With the weather switching between extreme storms and dry heat, home insurance is naturally on a homeowners’ mind. A natural disaster can leave you without a home for a prolonged point in time, or even with limited options of rebuilding your beloved property. Many homeowners who experience tragedy with their houses have some form of home insurance, but when it comes down to enacting the policy, there are clear standards that needed met better.
If a policy does not effectively cover your property, the leftover bills can exceed all expectations. Do not end up in a situation where a natural disaster has damaged your home by avoiding these common mistakes when insuring your home.
#1. Not Knowing Your Policy
Shopping around for home insurance is a must. Compare rates and consider bundling packages where you will be able to receive a discount on multiple policies. Even if you already have coverage, examine the homeowner’s packet to know exactly what is covered. Consider disasters that could still occur, even if less likely.
Flood Insurance Is Not Always Included
When insuring your home, the entire coverage and conditions need a read through. Certain things will not be included and one of the largest mistakes is the assumption that floods are covered. Flood damage is extensive, and in some areas, most homes suffer from it.
There is a federal program that will provide flood coverage for those who sign up for it. The only issue is that you need to know about it, so you can become a part of it. Coastal areas are used to the flooding, and water related damage to their homes, but those inland may not feel the need to have this covered.
This is reflected in an Insurance Information Institute Survey where 57 percent of homeowners reported having a property survey done in their home in case of damages. The percentage goes down to 42 percent for those in the Midwest. Hurricanes, especially recent disastrous ones, have swept American coastlines; but make their way well into the mainland.
When getting the insurance there is a 30-day wait period, which is traditional with most home insurers, so always be prepared to not be covered that first month.
Are Your Belongings Covered?
Do not forget that your belongings will suffer in an accident, and the costs to replace everything can be completely unknown since receipts are not often kept for every purchased item. Even if the receipts are kept that does not tell the exact amount they are worth at that future moment in time.
#2. Insuring A Home At Mortgage Value
More than 60 percent of homes were found under-assured by a United Policyholders consumer study in 2009. When homeowners search for insurance coverage on a new home, they are likely to only insure the amount of the mortgage.
Mortgages do not always depict the real value of a home, the real value could be 10 or 20 percent more than the price you purchased it for after the down payment. Instead of making this mistake and ending up with damages that exceed the insurance pay-out, know what your home is worth. Insurance should cover the complete amount it would cost to rebuild your property in its entirety.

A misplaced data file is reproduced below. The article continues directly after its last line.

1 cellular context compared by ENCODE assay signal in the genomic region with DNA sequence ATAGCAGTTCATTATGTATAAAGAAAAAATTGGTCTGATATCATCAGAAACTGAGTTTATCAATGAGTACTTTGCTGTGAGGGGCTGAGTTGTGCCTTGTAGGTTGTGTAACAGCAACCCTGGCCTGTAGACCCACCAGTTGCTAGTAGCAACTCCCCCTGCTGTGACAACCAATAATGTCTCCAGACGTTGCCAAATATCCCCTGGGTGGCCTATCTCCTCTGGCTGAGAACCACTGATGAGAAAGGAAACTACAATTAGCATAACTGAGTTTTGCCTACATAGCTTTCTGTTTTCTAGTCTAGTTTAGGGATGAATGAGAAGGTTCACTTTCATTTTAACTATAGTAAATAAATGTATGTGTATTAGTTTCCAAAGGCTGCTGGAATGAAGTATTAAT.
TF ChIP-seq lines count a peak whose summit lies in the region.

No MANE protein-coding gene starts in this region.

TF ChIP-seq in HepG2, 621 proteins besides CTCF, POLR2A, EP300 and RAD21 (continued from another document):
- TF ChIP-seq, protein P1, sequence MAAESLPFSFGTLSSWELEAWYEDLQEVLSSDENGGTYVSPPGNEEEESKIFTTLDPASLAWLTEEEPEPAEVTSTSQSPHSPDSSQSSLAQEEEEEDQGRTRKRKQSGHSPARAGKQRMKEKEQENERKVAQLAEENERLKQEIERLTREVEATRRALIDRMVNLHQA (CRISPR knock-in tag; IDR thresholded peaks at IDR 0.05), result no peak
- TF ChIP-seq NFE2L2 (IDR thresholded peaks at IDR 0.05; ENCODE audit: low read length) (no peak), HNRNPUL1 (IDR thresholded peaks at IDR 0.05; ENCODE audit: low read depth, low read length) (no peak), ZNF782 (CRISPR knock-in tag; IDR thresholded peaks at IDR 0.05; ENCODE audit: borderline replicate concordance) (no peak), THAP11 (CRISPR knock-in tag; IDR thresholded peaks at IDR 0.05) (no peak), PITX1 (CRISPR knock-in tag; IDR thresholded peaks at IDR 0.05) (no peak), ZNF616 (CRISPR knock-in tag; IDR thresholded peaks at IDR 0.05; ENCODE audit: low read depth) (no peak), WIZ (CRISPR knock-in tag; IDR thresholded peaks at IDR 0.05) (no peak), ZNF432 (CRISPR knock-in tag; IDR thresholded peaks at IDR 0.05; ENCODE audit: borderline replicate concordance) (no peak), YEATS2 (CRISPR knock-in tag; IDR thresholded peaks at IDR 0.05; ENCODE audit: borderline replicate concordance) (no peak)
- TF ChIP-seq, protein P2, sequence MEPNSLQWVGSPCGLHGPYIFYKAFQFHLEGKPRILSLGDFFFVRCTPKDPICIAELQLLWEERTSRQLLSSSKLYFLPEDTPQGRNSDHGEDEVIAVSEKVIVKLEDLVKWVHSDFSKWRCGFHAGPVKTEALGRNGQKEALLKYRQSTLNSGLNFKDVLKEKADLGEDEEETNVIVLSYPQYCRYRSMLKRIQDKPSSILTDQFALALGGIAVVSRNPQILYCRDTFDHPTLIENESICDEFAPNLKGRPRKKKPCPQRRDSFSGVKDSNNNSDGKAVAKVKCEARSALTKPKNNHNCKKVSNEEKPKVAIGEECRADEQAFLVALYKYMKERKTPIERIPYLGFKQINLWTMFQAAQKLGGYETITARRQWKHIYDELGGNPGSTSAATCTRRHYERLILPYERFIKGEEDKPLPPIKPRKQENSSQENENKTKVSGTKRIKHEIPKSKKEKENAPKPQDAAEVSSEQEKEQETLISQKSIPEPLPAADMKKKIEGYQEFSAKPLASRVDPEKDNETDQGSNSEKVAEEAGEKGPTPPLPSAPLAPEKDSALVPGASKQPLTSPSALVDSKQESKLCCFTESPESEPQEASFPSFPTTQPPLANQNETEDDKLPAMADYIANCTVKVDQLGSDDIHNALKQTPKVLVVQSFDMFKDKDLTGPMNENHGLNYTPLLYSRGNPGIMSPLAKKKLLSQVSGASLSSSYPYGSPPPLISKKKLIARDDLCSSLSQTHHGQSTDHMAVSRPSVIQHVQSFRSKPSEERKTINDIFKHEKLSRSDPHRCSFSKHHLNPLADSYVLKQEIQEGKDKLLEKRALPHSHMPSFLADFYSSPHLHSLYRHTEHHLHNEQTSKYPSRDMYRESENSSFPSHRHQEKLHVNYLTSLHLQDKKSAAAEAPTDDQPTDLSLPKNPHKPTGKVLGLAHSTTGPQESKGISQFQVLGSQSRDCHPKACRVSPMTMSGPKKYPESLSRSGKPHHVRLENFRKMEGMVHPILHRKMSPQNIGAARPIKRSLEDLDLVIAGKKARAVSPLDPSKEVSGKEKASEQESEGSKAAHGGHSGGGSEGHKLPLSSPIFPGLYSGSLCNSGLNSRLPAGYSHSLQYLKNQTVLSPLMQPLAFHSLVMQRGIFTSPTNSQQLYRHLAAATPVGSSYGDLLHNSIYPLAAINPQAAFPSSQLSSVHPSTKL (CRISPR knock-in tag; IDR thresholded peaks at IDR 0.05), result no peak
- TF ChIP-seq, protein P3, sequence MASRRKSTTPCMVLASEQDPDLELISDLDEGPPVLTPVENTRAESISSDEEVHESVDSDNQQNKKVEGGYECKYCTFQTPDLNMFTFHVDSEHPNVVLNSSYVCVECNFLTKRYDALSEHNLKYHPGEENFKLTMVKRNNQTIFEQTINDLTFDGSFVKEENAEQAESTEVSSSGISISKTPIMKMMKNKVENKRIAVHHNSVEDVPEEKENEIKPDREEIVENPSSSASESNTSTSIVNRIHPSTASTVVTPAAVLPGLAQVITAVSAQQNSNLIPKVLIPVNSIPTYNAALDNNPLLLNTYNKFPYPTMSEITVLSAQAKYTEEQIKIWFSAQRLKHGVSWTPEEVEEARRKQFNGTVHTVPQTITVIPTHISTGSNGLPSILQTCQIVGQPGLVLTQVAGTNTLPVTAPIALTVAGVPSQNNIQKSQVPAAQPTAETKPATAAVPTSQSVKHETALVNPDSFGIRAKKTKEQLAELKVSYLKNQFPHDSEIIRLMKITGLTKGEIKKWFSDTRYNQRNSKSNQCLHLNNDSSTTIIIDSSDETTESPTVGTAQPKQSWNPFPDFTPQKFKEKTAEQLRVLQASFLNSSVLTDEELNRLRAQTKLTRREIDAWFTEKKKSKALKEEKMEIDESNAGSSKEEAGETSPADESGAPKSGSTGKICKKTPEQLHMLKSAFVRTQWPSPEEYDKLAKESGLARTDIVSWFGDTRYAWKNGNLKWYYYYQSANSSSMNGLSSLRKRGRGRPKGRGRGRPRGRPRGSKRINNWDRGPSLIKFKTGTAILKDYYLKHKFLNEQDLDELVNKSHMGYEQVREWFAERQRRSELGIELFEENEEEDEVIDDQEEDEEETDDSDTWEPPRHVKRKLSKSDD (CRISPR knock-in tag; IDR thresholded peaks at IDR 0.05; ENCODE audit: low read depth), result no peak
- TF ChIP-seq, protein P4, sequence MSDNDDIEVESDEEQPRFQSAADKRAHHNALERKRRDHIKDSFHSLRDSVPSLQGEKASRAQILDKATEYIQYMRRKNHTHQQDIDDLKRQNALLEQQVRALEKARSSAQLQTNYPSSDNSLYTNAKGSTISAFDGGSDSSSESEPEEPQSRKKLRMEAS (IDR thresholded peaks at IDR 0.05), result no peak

Estimations can be done by real-estate companies, or even the insurance company themselves. House evaluations through the insurance company may be slightly less accurate, but they come free to the members of their loyalty programs, so may not be attainable at the immediate purchase of the home. Know the exact amount the home is worth, because in extreme situations, you would need to cover the cost of supplies, and people to do the rebuilding.
#3. Not Understanding Fluctuating Deductibles
When dealing with deductibles, everyone expects whatever amount was chosen at the beginning of the policy will be the only cost if an accident causes the policy to go into effect. This is the case with some forms of insurance, like car insurance from BrokerLink, which uses those flat rates. Home insurance will break off from this standard.
Whenever a storm, such as an earthquake or hurricane, is large enough to be named, insurers do not have to follow deductible rules. So, whichever amount you have chosen as a deductible, $1000 being the most common homeowner’s policy deductible, will be thrown out the door. The amount you will be responsible for is a set percentage of your coverage, depending on the natural disaster.
For example, a simple flood can only cost you up to 5 percent, but it could be up to 15 percent for an earthquake. This is a pattern easy to decipher- the more catastrophic, the larger of an amount you will be responsible for.
Flat rate deductibles are possible to attain, but they are more costly than other insurance plans. At least know the percentage amounts for each disaster laid out in your policy.
#4. Not Preparing For The After Effects Of Damage
Even if a home is salvaged and built upon after extreme water damage, mold can grow and persist in walls, attics, and basements. Sewage backup is another issue that is hard to detect until it occurs. Once a sewage backs up, usually right in the middle of your front or back yard. This addition on your insurance doesn’t run more than $50 annually, but you must request it on your policy.
Now coverage against mold is more expensive since it foots a hefty bill. Once mold is discovered the entire home will need checked for it, to make certain there wasn’t any spreading. The high of protecting your home against mold damage, may not even be possible. Insurance companies do not regularly have mold coverage as an option.
Under-insuring your home and not being clear on important uncovered potential damages are common mistakes made by new homeowners. Knowing what your home is worth is the key to having it properly covered. In an instant, everything you worked hard for could be gone, with no fault of your own. The only way to combat a natural disaster is with the proper preparation of full homeowner’s insurance.
Article Submitted By Community Writer